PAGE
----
Guns: When Property is More Important Than a Person
Here is a picture of a jewelry store in the ritzy Serrano shopping district in Madrid. What is a bit hard to see, however, is the security guard standing in the entrance to the store. Even more difficult to discern is the revolver he carries on his hip. But trust me, it's there.
The gun laws in Spain seem to be about the same as the rest of Europe; you can apparently still own a handgun, but you must be a member of a shooting club and all your guns are registered, licensed, yada yada yada. Like in most of the world, there is no provision for ordiniary citizens to actually carry a handgun. Apparently, though, it's okay for a private security guard to have a gun to protect jewelry, but it's not okay for someone to have a gun to protect himself or herself.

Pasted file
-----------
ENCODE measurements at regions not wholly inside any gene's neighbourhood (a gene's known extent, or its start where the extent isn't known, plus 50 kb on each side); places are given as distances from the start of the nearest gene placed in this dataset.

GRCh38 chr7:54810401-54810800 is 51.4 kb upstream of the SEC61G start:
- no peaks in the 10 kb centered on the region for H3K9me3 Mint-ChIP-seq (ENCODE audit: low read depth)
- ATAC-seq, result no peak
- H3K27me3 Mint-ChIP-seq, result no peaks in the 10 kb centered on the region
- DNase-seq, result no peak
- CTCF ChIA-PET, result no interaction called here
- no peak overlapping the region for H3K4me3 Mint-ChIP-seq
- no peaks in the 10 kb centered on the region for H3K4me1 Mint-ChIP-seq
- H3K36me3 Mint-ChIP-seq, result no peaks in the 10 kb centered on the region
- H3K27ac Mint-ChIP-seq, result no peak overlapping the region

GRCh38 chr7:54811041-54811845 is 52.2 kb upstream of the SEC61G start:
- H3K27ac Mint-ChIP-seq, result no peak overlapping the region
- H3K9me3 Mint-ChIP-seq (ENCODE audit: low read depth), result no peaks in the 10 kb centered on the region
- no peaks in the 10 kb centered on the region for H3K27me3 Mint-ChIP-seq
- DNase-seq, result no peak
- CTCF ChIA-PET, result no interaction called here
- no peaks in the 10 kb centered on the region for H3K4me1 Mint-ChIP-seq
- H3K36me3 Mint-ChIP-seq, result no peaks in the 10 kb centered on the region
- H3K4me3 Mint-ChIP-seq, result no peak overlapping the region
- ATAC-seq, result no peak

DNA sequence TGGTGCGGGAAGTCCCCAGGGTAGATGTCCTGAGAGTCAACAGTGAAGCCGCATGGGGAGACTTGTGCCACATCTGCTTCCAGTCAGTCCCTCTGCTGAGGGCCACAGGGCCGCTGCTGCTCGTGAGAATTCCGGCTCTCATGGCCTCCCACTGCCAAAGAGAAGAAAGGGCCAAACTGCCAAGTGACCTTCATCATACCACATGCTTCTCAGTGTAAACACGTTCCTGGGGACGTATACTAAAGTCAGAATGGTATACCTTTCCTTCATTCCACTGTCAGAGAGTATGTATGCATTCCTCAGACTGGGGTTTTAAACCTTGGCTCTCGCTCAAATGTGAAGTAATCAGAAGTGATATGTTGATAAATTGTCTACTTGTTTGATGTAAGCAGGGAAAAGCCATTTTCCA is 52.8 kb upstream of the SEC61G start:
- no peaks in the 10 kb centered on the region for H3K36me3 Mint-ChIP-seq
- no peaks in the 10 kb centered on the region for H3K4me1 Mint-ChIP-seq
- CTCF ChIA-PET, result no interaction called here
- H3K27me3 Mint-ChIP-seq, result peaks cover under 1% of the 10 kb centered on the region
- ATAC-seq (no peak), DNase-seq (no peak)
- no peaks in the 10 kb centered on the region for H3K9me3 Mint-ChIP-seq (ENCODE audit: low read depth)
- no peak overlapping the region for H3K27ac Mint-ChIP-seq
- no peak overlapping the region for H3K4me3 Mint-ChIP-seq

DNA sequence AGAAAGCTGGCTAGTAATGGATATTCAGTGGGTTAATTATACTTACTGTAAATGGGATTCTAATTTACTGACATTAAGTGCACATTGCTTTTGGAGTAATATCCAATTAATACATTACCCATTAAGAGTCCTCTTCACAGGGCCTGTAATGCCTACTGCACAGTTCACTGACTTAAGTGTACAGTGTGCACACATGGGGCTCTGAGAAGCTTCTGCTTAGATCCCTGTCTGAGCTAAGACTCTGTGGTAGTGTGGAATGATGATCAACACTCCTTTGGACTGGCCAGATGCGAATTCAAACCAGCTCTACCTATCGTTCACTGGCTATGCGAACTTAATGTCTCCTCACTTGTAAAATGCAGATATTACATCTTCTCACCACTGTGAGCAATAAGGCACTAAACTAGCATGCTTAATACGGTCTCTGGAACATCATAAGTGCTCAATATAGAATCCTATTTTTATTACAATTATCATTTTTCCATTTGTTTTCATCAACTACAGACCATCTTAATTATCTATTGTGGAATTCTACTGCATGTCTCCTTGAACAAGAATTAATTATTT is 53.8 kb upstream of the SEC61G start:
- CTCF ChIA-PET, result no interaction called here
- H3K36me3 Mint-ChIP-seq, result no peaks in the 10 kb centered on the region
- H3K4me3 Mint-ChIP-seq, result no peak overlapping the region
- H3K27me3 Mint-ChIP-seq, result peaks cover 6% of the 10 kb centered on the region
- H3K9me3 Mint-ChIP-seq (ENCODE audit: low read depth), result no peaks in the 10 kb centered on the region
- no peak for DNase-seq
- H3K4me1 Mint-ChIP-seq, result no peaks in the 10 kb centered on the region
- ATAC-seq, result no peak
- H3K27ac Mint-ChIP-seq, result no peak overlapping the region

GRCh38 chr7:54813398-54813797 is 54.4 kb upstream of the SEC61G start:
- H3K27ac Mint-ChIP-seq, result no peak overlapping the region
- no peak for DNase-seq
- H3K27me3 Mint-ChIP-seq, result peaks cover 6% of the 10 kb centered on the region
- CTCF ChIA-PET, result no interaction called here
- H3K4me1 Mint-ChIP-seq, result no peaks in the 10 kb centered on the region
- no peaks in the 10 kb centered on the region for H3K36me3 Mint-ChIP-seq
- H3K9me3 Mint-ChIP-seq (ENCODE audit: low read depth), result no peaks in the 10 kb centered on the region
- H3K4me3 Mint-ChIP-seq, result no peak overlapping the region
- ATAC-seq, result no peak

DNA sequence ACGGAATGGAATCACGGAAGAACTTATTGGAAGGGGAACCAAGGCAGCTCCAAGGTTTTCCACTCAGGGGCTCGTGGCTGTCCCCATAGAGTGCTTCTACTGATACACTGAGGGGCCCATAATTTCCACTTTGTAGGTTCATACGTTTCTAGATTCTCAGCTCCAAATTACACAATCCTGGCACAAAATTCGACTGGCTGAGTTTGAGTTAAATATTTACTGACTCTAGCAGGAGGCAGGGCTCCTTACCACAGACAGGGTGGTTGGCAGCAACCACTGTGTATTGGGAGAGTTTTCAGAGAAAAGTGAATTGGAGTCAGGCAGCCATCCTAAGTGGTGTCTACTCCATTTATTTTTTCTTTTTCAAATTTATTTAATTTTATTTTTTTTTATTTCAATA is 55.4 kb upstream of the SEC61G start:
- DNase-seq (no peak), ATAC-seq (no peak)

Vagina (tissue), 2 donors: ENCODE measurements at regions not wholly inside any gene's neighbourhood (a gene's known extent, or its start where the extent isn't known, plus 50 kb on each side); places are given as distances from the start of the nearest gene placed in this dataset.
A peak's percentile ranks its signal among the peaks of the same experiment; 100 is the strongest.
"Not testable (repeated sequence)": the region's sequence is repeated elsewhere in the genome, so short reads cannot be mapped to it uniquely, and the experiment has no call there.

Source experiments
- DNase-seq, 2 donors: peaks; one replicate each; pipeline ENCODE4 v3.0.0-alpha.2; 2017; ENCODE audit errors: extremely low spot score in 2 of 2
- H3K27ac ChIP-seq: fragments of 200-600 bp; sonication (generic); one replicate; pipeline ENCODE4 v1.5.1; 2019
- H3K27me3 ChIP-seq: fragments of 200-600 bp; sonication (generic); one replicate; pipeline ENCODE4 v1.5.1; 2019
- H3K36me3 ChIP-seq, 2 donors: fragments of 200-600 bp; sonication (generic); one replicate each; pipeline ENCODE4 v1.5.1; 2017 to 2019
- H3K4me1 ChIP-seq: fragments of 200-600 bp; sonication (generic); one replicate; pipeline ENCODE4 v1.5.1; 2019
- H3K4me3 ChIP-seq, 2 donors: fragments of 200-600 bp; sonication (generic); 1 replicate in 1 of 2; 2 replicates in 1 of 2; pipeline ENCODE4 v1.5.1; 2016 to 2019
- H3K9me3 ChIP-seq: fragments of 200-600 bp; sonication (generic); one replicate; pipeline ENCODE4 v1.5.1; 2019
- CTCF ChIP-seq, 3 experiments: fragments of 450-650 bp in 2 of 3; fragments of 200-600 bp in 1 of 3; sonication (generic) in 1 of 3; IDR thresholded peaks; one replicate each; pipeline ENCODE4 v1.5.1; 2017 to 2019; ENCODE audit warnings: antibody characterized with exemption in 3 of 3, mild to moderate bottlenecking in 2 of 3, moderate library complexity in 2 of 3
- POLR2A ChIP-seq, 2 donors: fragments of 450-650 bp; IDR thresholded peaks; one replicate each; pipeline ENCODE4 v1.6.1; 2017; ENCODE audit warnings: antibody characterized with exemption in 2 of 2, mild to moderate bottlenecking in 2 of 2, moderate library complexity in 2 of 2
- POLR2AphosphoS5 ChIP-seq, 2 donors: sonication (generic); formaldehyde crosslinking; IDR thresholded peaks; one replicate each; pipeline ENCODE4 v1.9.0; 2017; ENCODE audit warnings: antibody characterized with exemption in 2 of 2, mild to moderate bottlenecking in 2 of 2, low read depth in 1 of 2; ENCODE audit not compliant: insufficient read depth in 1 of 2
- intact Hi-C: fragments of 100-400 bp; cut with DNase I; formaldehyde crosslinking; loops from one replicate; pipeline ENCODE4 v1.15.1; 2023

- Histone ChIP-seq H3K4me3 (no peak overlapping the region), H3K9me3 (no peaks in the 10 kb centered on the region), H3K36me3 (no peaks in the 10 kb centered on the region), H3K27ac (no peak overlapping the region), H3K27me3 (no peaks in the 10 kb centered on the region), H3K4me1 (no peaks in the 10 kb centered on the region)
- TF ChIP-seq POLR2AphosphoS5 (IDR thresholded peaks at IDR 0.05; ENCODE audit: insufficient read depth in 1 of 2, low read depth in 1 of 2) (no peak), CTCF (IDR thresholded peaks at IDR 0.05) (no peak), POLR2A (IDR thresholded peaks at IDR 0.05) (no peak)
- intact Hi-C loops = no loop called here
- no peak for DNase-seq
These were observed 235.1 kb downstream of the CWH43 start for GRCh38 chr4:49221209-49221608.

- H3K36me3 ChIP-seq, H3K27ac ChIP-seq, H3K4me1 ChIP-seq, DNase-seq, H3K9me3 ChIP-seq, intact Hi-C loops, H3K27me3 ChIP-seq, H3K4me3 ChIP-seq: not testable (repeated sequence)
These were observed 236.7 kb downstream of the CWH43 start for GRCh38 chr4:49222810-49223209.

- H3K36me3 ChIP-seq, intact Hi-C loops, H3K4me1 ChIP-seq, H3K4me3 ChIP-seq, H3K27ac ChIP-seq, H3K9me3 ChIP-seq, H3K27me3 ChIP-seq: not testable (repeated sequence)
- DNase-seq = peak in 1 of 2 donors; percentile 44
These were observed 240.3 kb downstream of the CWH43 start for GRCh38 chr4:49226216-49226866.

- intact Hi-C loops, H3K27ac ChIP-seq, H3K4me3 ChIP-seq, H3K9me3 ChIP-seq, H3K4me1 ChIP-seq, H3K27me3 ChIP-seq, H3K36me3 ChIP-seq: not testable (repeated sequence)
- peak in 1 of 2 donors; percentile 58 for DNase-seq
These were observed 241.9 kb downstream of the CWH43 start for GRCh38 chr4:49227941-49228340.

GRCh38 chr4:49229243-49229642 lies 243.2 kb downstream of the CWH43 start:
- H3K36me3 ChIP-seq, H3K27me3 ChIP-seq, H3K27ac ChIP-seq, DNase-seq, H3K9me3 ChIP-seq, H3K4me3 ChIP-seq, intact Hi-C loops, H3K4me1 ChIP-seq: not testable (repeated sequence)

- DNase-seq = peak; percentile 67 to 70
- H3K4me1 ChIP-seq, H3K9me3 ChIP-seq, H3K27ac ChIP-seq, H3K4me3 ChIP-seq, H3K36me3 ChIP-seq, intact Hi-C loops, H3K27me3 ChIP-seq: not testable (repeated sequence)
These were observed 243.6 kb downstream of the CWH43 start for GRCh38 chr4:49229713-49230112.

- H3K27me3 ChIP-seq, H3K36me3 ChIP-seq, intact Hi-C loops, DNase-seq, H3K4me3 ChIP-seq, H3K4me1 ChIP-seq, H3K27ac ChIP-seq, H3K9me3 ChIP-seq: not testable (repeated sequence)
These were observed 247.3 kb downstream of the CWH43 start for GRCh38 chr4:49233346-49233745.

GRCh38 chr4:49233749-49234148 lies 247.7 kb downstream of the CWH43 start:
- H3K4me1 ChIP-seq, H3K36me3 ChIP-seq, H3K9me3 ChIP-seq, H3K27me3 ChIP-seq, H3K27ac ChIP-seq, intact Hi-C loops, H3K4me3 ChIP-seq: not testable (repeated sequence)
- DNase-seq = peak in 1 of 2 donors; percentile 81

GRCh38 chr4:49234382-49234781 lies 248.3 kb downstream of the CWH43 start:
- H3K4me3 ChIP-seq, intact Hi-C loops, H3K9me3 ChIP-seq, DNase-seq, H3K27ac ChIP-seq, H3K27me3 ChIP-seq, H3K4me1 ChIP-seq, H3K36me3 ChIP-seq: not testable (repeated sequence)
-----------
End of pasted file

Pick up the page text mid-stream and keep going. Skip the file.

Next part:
If you recall, Dick Heller is a security guard, too, who protects a government building by day but is disarmed by night. The next time someone says they want more restrictive gun laws, make sure they know that even in countries like Spain, people carry guns. Like in Washington, D.C., though, the priorities are all mixed up.